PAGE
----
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I have to identify the longest path of a connected, undirected graph $G=(V,E)$, but I'm currently stuck.

Out of intuition I would say that the longest path in G is $G=|V-1|$ but that doesn't seem to work with every graph.

Happy for any pointers into the right direction.

Sorry for the confusion. I was talking about a connected graph. Wrong translation from my mothertongue.

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There isn't going to be a nice classification scheme. Just asking whether the graph has a path of length $V-1$ is already difficult. –  EuYu Nov 7 '12 at 15:22
    
so the longest path within a connected, undirected graph differs with every existing graph? –  blacksmth Nov 7 '12 at 15:26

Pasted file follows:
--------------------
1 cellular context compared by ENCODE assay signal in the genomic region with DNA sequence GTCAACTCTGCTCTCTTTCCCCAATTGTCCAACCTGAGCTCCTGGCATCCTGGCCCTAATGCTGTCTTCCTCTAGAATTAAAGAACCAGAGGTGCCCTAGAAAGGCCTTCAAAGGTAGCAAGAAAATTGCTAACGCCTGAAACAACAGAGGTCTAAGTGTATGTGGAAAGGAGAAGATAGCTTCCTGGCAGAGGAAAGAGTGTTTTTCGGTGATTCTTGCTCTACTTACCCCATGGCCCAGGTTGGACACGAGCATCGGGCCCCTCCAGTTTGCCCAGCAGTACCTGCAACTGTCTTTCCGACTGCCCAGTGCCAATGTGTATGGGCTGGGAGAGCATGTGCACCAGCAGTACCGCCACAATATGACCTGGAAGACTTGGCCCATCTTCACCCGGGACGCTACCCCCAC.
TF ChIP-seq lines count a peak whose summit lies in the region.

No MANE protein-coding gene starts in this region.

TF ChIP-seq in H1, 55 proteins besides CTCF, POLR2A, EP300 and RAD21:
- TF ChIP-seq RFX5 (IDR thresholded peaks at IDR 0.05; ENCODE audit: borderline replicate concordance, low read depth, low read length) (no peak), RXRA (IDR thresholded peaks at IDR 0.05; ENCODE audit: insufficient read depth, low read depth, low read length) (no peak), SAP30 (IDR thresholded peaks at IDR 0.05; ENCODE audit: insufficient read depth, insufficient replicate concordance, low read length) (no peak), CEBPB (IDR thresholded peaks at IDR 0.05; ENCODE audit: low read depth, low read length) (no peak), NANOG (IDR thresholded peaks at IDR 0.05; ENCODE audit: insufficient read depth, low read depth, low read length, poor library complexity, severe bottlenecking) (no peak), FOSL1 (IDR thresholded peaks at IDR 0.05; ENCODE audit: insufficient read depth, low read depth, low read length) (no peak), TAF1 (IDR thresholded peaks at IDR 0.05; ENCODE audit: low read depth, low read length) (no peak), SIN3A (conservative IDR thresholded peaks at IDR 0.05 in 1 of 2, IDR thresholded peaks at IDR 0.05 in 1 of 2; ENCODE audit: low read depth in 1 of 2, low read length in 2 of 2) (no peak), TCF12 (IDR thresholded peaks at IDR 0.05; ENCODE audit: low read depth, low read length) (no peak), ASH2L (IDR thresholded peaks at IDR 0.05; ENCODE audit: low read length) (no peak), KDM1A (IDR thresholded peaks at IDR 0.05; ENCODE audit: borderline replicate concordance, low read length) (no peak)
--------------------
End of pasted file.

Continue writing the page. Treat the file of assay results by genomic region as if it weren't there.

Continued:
Yes. I doubt your question asks you to find the longest path of a graph in general. If you have a bunch of vertices of degree $1$ connected to a central vertex (like in your example) then the longest path is of length $2$. If you have a graph with a Hamiltonian path, then you have a path of $|V|-1$. In general anything in between is possible. –  EuYu Nov 7 '12 at 15:30
    
thanks for clearing this up for me. I need it to solve another proof but I think I have a wrong approach. –  blacksmth Nov 7 '12 at 15:36

1 Answer 1

The Hamilton path problem is NP-complete. Thus, we cannot even reasonably expect to find an efficient algorithm for answering "does the longest path in $G$ have length $|V|-1$?"

There are even results in the literature that give theoretical limitations to the efficiency of an algorithm that approximates the longest path:

Andreas Björklund, Thore Husfeldt, Sanjeev Khanna, Approximating Longest Directed Paths and Cycles, Automata, Languages and Programming, Lecture Notes in Computer Science Volume 3142, 2004, pp 222-233.

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